1. This is an appeal by a money-lender in Bengal, who held a mortgage from Ram Churn Saha Poddar, and Madan Mohun Saha Poddar, brothers, for a sum which it is unnecessary to mention. Suffice it to say, that in the early part of the year 1888 the appellant instituted a suit in the Court of the Subordinate Judge of Backergunge against the respondents to recover the sum of Rs. 49,855-14. The mortgage covered 90 different lots of land, some of them apparently, from the description in the schedule, being of small value, and others of larger value, but apparently not lying contiguous to each other. After the suit was commenced a compromise was come to, and that compromise is to be found in the consent-decree. The effect of that decree was this, that the defendants consented to judgment for the entire amount asked by the plaint, but subject to this proviso, that if, on a day which is the same as the 14th of August 1882, the defendants should pay to the plaintiff the sum of Rs. 35,000, the decree should be considered as satisfied, and the balance of the money should be considered as remitted. Out of the sum of Rs. 35,000 the defendants were to pay to the plaintiff the sum of Rs. 700 before the 15tb of October 1888, and the remaining Rs. 34,300 before the 14th of August 1889. The decree provided that if they failed to pay the sum of Rs. 700 within the month of Assin--that is Ootober--next, then the aforesaid sum of Rs. 700 should bear interest at the rate of 5 per cent, per month from the month of Kartick next. It then contained a clause, which is No. 7 in the decree, and according to the translation given in the record is as follows--the learned Judges of the High Court had it retranslated, but in substance, and for any material purpose, it does not appear to their Lordships that the version given in the judgment of the High Court differs from that in the record:--' If for the payment of the aforesaid sum of Rs. 35,000 it should be necessary for the defendants to transfer the mortgaged properties, or any plots or portions of them, or grant pottahs on receipt of salami'--that is a premium or bonus for the lease--'then the defendants shall, on settling who are to receive (the properties), give the plaintiff the estate papers in relation to whatever properties they may from time to time determine to sell or lease, before the 30th Assar 1296'--that is the 13th July 1889.--'Within 30 days from that day the plaintiff shall, at the defendant's expense, make appraisement of the estate in the mofussil, and after crediting the proper price, or the proper salami, against the defendant's debt, shall at the defendant's expense duly execute a deed of release or deed of consent. The defendants shall not be able to alienate the mortgaged properties, or any portion of them, or confer any right therein by pottah to any one without a written deed of release or consent from the plaintiff, and, if they do any act contrary to this, such act shall be of no effect.' The meaning of that clause appears to their Lordships to be reasonably plain. No doubt the respondents, who appear to be a widow lady and her sons, would find a difficulty in raising the money for the purpose of paying the mortgage-debt to the decree-holder except by sale, as opportunity offered, of the mortgaged properties themselves. The clause provides means for doing so. But of course the plaintiff would quite rightly secure himself against any improvident alienation, or any alienation, of the property comprised in his mortgage at an inadequate price, and for that purpose the arrangement is that, whenever from time to time the defendants, the mortgagors, should determine to sell or lease they should send to the plaintiff the particulars, in order to enable him to judge of the propriety of the sale, or the adequacy of the price of any sale, or the bonus, if a lease. Then there is an absolute obligation upon him. It is not left to his option. There is an absolute obligation upon him within 30 days from the day he receives the papers and particulars, to make an appraisement, and, if the price is approved, and credited to him against the debt, he is then to execute a deed of release, or deed of consent. On the fact of this clause there is not the slightest pretence for saying that the decree-holder was at liberty to postpone the appraisement of the properties, which the respondents proposed to sell from time to time until sales were proposed of a sufficient amount to pay the whole of the debt. On the contrary it is expressly contemplated that the respondent may from 'time to time' dertermine to sell or lease; and from the nature of the property, consisting, as has been said, of 90 small lots, it is apparent that they would be more likely to sell in separate parcels than in bulk, so as to raise the whole amount at once. Nor is there any ground for saying, as Mr. Branson suggested, that the plaintiff, the decree-holder, is not bound to execute a deed of release, or a deed of consent, until the whole debt is paid off. The deed of release, or deed of consent, which is referred to in this clause, is obviously a deed of release, or a deed of consent to the mortgagor selling, in favour of the purchaser. The High Court's observation is, their Lordships think, entitled to great weight, that if the construction which the decree-holder, the appellant, put upon this clause, that he was not bound to do anything until the whole of this money was forthcoming, was a right construction, they might just as well have had no clause at all; because, of course, if the whole of his money was forthcoming, and they were ready to pay him off the whole of his money, it was perfectly immaterial to him what prices they obtained.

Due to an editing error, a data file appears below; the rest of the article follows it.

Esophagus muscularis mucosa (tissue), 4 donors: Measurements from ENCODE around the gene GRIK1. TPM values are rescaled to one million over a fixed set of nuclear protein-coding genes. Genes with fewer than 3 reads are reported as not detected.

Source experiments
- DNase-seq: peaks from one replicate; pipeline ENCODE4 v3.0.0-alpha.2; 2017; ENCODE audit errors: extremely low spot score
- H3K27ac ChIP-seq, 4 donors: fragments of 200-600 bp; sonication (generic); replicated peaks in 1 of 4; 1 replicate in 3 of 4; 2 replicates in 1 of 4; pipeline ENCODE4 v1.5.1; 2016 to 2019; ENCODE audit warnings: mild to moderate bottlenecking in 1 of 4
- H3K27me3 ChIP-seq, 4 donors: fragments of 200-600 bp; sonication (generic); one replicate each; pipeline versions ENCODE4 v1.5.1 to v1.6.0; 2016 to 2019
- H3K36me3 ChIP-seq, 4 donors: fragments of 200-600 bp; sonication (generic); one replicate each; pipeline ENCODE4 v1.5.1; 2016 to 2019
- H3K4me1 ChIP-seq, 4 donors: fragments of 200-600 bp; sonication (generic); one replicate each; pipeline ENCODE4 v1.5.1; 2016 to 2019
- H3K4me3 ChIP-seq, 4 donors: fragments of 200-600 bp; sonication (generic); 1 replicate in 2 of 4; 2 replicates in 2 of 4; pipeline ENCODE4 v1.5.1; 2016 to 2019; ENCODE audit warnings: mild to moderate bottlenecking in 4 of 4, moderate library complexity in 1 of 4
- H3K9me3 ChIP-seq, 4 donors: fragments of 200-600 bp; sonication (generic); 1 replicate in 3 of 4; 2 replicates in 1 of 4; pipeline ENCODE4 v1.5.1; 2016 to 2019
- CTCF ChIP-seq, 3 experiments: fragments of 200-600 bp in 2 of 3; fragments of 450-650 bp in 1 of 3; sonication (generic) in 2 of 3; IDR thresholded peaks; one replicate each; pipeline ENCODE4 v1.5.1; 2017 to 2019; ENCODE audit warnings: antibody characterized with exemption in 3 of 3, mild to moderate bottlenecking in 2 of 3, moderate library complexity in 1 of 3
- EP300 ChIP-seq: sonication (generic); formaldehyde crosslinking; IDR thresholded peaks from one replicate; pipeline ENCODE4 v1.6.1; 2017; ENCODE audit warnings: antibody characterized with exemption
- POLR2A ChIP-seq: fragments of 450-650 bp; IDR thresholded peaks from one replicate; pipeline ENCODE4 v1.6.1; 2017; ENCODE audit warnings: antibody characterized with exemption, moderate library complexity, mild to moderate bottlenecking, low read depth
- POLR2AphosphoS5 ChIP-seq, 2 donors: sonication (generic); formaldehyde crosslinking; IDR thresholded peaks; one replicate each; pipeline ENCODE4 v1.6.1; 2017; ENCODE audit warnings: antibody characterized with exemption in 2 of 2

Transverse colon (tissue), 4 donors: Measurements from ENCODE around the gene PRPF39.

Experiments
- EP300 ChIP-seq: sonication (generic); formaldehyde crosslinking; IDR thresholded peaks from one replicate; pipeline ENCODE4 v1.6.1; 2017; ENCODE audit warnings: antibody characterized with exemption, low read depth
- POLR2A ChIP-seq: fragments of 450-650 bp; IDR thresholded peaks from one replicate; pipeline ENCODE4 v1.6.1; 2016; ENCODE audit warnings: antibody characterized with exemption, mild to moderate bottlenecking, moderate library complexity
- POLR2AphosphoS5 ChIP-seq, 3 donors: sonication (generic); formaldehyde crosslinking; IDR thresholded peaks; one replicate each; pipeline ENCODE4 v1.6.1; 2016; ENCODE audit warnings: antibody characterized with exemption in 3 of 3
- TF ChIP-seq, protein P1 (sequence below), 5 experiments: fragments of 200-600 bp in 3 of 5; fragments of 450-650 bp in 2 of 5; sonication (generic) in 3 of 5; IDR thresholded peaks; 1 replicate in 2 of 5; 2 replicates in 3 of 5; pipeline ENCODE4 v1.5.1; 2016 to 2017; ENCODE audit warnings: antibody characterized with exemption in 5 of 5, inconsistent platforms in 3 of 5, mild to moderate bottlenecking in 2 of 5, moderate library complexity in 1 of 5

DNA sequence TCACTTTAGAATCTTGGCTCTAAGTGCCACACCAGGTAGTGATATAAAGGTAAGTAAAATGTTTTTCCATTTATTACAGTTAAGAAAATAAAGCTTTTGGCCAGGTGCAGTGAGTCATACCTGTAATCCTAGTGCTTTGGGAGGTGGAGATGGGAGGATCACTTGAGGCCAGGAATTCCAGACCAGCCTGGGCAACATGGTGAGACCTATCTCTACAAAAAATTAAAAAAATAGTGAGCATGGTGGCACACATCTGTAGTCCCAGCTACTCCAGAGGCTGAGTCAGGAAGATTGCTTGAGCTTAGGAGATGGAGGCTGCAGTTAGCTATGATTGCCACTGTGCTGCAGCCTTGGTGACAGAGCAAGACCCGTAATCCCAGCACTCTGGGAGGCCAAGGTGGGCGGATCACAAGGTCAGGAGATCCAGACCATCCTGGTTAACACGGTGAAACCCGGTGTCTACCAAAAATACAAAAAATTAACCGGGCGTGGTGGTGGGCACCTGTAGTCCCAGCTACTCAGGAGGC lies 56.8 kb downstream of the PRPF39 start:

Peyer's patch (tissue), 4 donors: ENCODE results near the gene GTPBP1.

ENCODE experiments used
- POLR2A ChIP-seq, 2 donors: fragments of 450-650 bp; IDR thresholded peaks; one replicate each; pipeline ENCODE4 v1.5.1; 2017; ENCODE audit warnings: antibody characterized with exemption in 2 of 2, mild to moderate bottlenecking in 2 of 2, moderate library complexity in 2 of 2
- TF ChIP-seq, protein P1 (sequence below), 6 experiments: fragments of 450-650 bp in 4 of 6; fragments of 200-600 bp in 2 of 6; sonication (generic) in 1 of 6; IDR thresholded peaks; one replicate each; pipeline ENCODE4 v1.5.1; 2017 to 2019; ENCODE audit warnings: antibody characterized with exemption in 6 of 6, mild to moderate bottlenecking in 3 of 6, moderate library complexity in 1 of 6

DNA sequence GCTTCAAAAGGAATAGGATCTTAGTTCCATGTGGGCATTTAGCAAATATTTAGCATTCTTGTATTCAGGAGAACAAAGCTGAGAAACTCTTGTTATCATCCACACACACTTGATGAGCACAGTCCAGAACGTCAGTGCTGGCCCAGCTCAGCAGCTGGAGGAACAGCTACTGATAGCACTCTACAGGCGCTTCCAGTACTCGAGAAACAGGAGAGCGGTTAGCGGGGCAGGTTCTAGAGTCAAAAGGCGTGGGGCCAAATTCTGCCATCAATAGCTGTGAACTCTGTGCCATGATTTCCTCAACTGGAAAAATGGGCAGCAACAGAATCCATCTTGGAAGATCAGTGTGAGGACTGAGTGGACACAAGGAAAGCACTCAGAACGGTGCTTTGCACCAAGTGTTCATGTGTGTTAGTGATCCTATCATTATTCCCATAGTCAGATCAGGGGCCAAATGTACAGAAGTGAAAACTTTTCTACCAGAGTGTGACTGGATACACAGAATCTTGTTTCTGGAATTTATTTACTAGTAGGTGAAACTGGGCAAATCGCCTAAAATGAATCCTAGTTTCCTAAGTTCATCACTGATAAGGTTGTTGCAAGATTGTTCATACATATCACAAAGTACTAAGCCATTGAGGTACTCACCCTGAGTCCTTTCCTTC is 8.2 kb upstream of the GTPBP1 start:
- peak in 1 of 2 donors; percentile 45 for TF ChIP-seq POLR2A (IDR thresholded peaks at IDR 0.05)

2. What took place on this decree was this. The Rs. 700 were paid in the time stipulated; about that, there is no controversy; leaving, therefore, Rs. 34,300 to be paid before the 14th of August 1889. The present respondents did arrange for a sale of various lots, and without reading the whole of the correspondence, it is sufficient to take the first letter, which is dated the 7th of Bysack 1296, equivalent to the 19th April 1889, as a specimen. This is from the respondent Bindubasini Dasi, the widow. She writes this to the present appellant:' I have already written two letters to you, but owing to my misfortune you have not, up to this time, given any reply to them, I have been trying to pay up your money by the sale of properties. The matter has not yet been settled with the purchasers, but the sale of the properties Nos. 55, 82, 68 of the mortgage bond at thirty times the profit,'--that is probably 30 years' purchase--'has been arranged for with Gobind Chunder Saha and others, and the property No. 79 at thirty times the profit with Judhistir Saha, and the earnest moneys have been taken from both. I send the estate papers of those properties to you per book post; and then she points out, which is an obvious observation, that 'people fear many things before they purchase, and, if one transaction is completed with one person, others will be encouraged to enter into (similar) transactions. Or the sentence might have been put in a negative form: if it is found that these transactions will not go off, and you will not give your consent to my selling these properties, as I have agreed to do, then other persons will be shy of entering into contracts for the remainder of the property. Then she asks him in accordance with this contract to 'send a man as soon as you can to make an appraisement of *** those four properties.' What was the answer to that? His answer was dated the 29th of Bysack, which would be equivalent to some day in April or May 1889, about ten days afterwards. It will be very troublesome to make an appraisement, if you arrange for the sale of properties in this way. You have in this way procured only Rs. 3,138-8 annas: but you have not said what is to be done about the remaining money. Procure the whole of the money, then an appraisement shall be made of all the properties together, and a deed of release will be executed.' That was a plain breach of the contract which the appellant had entered into. He had, as has been already pointed out, entered into a contract that 30 days after receiving the particulars of sales made from time to time, he would send a man to appraise; but in this letter he refuses to send a man to make the appraisement, until the whole of the money is procured, and an appraisement can be made of all the properties together, when a deed of release will be executed. That, therefore, was a complete breach of his contract, and the consequence was that those sales could not be carried out. Then there are subsequent letters to the same effect, and he gives the same answer, that she cannot get a release ' until the whole amount is procured according to the terms of the settlement '; and he says it wastes time trying to sell piecemeal. Ultimately she sends a registered letter on the 29th of Assar 1296; that is, the 12th July 1889. She had previously sent her servants to personally expostulate with the appellant, and she now writes him a letter begging him to send a man to appraise the properties, which she had undertaken to sell. He replies, 'Nothing can be done, unless the whole of the money is procured, and it is of no use to worry me repeatedly. Still, as you say you have secured purchasers for some of the properties mortgaged to me, and of some other properties, for Rs. 23,000, I send my officer Jagat Chunder Chuckerbutty to make an appraisement. Have the consideration money of those among the mortgaged properties, for the sale of which you have arranged, deposited by the purchasers with some trustworthy pleaders, and mukhtears of Madaripore, and after getting the appraisement made within three days you will pay up the remaining money within the time fixed by the solehnama.' In other words he says, 'Out of grace and favour to you I will send my officer to make an appraisement, but I make the condition that the consideration money of the mortgaged properties,' for the sale, of which the respondent had arranged, shall be first deposited by the purchasers, and also that the appraisement shall be made within three days, and you will thereupon pay up the remaining money.' The man apparently was sent. There is some difference in the evidence as to what took place, but the learned Subordinate Judge has expressed his opinion as to the result of the evidence, and the High Court concur in the view which he takes of the evidence upon that point. It amounts to this: that the man did go, but refused to appraise, and the reason why he refused to appraise was because, in accordance, no doubt, with the instructions he had received, he required the whole amount of. the purchase money to be deposited by the purchasers before he would make the appraisement, which was, of course, a perfectly unreasonable condition, and one which he had no right to make; and he also required the appraisement to be made in three days, which the learned Subordinate Judge says made it practically impossible to carry it out.